Summertime: Estrada’s Follow-Up to Blindspotting (Sundance Film Fest 2020)

Sundance Film Fest 2020–Two years after he debuted his first feature, Blindspotting, at the Sundance Film Fest, Carlos López Estrada returned with Summertime, an odyssey through Los Angeles boasting a huge ensemble of characters, including taggers, cooks, and would-be-rappers.

The tale is set during one hot, life-changing summer day.

At the Q&A after the screening, Estrada described the film, which was a collaboration with 27 young poets, as a “miracle movie.”

After attending a Get Lit teen poetry program some months ago, Estrada said, “We saw these people talking about things that were important to them in a way that was creative and beautiful. I walked out of that meeting saying, ‘I hope there’s a way we can help other people experience what we just experienced.’”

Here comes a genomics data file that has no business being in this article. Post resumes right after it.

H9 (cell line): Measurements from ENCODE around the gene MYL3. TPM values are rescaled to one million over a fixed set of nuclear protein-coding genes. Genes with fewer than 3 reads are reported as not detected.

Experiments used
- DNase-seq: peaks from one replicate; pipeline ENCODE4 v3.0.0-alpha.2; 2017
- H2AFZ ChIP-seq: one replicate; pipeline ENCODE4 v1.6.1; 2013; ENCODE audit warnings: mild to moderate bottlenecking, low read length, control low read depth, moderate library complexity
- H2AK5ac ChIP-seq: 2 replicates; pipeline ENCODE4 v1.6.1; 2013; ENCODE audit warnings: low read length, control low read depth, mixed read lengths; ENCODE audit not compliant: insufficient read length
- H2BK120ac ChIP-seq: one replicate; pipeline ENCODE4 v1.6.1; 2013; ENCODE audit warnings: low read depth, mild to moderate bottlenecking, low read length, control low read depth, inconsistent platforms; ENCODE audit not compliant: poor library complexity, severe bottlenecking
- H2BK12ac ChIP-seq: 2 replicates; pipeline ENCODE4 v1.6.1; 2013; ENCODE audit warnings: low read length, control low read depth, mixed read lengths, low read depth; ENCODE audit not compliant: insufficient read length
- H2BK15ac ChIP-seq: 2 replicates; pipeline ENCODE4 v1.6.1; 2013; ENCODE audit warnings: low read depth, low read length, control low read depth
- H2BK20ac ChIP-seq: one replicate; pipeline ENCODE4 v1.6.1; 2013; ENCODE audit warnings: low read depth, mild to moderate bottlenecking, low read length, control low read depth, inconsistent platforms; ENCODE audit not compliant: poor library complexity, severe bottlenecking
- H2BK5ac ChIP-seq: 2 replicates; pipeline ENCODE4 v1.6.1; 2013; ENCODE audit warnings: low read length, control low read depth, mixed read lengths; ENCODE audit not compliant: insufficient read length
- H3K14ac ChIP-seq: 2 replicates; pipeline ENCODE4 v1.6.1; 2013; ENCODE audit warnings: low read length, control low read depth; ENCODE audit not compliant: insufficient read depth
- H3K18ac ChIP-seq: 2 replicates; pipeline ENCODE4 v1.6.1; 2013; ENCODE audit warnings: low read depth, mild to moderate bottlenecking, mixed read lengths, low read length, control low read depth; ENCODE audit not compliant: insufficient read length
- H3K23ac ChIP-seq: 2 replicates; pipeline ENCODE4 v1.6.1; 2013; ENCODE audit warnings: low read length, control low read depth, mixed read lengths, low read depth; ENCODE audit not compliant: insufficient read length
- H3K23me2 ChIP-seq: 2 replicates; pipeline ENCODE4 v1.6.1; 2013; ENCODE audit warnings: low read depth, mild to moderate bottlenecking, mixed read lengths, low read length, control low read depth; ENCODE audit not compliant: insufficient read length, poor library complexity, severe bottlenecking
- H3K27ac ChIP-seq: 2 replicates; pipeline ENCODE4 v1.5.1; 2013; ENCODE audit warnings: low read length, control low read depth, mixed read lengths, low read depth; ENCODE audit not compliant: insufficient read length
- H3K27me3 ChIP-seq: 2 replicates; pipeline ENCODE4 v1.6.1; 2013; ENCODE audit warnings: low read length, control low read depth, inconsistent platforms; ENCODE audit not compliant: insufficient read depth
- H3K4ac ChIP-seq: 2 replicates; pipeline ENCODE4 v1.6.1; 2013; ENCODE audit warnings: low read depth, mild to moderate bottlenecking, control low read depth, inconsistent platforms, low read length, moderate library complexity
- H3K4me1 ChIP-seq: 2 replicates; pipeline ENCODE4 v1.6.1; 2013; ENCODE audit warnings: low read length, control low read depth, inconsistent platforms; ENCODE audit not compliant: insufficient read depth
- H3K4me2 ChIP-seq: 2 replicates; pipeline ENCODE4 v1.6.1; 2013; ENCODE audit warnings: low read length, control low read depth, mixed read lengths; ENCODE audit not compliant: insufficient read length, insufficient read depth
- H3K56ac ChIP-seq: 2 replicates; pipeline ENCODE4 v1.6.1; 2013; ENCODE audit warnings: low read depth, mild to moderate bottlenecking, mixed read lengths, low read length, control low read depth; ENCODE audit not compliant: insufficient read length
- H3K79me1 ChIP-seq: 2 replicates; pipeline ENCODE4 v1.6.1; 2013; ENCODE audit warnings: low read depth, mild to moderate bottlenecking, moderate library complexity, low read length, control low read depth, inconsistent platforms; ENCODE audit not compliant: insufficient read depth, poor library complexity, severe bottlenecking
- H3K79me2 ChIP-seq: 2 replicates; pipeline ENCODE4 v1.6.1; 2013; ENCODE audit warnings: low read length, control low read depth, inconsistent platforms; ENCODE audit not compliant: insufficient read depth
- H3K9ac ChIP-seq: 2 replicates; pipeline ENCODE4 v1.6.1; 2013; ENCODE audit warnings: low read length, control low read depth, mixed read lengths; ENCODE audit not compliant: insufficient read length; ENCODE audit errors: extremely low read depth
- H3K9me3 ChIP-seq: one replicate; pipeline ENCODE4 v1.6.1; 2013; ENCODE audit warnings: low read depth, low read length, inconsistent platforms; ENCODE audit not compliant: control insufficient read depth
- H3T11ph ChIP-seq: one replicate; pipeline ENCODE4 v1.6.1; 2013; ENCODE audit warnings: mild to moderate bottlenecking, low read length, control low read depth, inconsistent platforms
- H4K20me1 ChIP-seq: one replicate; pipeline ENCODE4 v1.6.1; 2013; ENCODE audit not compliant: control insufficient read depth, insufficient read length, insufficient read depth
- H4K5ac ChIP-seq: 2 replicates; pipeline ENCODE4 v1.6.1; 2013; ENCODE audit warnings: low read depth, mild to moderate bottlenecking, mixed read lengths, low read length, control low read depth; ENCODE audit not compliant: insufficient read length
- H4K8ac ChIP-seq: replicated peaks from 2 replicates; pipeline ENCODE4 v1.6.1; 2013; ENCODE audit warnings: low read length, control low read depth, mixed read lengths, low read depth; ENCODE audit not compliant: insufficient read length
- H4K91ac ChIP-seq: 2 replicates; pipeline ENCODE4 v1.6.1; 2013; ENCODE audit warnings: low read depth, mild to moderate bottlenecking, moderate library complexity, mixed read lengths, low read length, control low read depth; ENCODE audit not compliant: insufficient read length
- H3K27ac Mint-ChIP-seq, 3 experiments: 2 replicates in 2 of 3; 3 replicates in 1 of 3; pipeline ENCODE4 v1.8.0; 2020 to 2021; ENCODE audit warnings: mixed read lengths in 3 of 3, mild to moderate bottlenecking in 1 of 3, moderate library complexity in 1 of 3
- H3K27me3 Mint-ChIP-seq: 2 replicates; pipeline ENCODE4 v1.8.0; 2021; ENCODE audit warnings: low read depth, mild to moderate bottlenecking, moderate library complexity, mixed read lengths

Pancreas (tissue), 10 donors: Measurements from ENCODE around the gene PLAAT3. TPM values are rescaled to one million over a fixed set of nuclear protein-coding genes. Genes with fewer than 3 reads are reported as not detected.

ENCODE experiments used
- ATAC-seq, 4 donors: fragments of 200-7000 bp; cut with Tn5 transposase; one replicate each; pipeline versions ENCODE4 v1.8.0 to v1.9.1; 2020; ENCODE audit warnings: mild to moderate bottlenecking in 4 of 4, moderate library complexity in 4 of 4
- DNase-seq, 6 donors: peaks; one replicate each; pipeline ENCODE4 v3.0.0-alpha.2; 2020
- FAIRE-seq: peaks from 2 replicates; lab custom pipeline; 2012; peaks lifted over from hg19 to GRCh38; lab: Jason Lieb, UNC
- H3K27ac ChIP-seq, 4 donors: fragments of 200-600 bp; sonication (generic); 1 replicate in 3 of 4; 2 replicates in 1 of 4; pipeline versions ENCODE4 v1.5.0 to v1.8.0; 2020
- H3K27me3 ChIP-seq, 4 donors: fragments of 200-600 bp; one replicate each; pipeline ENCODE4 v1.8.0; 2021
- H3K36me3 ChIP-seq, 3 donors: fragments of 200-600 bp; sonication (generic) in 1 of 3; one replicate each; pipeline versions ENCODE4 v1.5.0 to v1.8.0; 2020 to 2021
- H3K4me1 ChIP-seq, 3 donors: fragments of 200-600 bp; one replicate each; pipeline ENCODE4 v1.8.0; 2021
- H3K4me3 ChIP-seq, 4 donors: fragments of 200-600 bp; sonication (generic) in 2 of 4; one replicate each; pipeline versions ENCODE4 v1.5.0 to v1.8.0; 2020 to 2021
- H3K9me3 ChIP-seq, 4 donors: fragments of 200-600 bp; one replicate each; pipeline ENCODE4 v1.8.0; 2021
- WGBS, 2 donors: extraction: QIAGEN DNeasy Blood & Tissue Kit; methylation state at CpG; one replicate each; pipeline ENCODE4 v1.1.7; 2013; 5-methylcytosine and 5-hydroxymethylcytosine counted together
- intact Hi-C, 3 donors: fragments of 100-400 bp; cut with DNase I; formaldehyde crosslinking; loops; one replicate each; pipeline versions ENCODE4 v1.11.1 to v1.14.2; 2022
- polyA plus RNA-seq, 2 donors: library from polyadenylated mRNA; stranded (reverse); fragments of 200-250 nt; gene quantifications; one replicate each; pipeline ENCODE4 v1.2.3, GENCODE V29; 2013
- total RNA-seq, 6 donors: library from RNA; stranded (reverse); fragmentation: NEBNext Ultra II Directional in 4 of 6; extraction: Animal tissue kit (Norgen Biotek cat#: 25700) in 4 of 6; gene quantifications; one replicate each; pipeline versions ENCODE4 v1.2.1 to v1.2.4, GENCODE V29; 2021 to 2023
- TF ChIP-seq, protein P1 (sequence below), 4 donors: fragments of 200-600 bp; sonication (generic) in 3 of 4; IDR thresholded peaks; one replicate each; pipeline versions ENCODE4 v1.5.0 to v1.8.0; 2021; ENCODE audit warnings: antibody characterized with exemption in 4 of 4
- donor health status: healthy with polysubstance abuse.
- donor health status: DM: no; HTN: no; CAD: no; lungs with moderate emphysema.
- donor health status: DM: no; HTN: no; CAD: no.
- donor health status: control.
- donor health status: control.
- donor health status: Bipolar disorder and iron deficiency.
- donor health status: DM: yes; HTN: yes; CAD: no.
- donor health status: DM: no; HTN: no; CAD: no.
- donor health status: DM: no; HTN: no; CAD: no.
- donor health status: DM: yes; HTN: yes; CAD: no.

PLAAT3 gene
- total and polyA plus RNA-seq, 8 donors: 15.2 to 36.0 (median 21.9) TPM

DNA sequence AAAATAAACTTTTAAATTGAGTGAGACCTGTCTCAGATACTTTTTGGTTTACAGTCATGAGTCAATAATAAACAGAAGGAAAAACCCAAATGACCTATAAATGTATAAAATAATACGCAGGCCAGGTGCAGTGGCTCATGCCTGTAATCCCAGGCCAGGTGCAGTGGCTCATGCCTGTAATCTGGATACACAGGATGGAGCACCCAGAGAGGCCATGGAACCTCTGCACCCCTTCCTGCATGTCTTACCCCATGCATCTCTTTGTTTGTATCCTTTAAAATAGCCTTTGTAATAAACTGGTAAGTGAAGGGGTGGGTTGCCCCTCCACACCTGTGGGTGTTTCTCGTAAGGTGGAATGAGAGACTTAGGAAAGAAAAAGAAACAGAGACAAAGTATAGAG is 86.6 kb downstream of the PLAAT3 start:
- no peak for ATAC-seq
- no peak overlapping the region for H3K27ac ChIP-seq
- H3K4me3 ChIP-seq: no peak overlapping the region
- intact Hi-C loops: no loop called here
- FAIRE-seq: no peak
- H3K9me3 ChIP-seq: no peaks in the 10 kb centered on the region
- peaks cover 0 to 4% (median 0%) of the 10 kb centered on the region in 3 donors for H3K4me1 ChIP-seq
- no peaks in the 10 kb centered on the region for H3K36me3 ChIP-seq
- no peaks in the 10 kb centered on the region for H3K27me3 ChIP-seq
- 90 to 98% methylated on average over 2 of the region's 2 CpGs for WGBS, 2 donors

He wanted to make a movie that wove together these wildly disparate personal stories, but he had no script, no stars, and no financing. “We basically sold the movie on a three-sentence pitch,” he said. “‘We know these poets, they’re incredible, we think there’s something here. Ninety percent of them are leaving for college in three months, so the only way this can happen if we start working on it tomorrow. Can you trust that this is worth your time?’ I will never understand why, but our producers said yes.”

A “free-verse poem” of a film, Summertime blends the humor and sadness of Blindspotting with a roving approach to storytelling. Like Richard Linklater’s landmark Austin-based film, Slackers, which had premiered at the Sundance Film Fest in 1991, Summertime is a jubilant celebration of the city in which it was shot, a singular movie that couldn’t be made anywhere else.

The film begins at Venice Beach and travels through downtown LA, Los Feliz, Crenshaw, Hollywood Boulevard, and other spots.

At times the poems are songs about LA, love, heartbreak, and getting stuck in traffic.

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